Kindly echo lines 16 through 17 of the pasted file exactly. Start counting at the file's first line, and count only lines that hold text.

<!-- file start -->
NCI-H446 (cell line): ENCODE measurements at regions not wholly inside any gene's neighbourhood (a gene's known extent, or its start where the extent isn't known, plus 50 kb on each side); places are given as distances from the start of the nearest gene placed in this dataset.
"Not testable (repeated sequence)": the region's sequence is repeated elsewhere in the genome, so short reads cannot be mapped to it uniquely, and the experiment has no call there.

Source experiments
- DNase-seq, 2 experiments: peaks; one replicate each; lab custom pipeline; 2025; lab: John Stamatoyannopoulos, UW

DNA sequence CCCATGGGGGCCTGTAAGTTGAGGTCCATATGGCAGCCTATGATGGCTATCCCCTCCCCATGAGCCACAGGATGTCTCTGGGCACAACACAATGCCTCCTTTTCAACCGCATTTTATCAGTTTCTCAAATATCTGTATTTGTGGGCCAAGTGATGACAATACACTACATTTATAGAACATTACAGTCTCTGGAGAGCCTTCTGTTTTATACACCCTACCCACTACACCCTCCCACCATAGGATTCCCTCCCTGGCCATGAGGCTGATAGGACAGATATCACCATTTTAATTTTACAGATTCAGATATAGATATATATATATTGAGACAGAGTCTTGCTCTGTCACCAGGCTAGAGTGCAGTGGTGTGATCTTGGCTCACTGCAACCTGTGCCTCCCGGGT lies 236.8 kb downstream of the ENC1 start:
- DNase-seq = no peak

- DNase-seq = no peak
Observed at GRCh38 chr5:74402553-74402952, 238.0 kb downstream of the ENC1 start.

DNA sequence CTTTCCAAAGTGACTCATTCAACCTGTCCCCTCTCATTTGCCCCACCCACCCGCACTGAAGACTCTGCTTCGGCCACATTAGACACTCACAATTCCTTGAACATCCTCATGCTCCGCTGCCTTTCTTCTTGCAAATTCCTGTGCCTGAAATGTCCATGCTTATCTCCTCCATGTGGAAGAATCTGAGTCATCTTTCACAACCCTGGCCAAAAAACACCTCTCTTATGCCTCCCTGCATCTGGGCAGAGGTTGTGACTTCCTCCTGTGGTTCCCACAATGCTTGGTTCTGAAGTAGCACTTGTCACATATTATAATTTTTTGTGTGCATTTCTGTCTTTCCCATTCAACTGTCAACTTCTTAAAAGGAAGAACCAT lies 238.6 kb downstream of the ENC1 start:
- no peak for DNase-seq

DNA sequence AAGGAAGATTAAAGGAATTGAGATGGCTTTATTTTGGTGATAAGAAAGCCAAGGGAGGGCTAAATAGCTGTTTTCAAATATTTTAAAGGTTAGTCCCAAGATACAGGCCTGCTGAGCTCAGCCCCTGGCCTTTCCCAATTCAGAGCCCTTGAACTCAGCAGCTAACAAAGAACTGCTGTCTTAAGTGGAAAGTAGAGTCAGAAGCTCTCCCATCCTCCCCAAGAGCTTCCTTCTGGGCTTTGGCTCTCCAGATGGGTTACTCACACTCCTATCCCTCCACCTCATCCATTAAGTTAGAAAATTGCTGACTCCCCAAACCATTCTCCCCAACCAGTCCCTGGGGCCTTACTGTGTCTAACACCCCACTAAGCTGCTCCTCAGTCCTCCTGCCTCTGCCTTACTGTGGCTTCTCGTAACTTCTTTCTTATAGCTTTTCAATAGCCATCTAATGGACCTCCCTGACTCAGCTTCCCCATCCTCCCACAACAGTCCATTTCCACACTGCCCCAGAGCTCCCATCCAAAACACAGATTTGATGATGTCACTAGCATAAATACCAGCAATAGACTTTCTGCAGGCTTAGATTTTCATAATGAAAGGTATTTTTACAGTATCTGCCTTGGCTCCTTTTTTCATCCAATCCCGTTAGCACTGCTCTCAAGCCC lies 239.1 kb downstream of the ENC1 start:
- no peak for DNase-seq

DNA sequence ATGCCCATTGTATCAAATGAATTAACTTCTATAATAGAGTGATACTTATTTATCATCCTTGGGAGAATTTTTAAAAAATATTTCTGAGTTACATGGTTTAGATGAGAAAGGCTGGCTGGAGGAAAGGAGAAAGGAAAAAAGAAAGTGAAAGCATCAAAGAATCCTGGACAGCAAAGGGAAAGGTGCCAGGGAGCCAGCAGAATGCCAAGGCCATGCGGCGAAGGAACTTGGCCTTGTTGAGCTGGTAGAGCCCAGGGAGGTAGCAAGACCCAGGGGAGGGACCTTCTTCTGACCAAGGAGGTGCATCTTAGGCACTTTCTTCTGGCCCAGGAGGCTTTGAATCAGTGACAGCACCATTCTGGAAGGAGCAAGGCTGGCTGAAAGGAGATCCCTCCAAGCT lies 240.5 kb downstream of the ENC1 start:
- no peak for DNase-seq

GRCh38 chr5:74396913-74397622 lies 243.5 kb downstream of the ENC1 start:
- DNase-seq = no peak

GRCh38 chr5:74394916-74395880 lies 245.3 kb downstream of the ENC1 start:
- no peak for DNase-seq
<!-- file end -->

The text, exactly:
- DNase-seq = no peak

GRCh38 chr5:74394916-74395880 lies 245.3 kb downstream of the ENC1 start: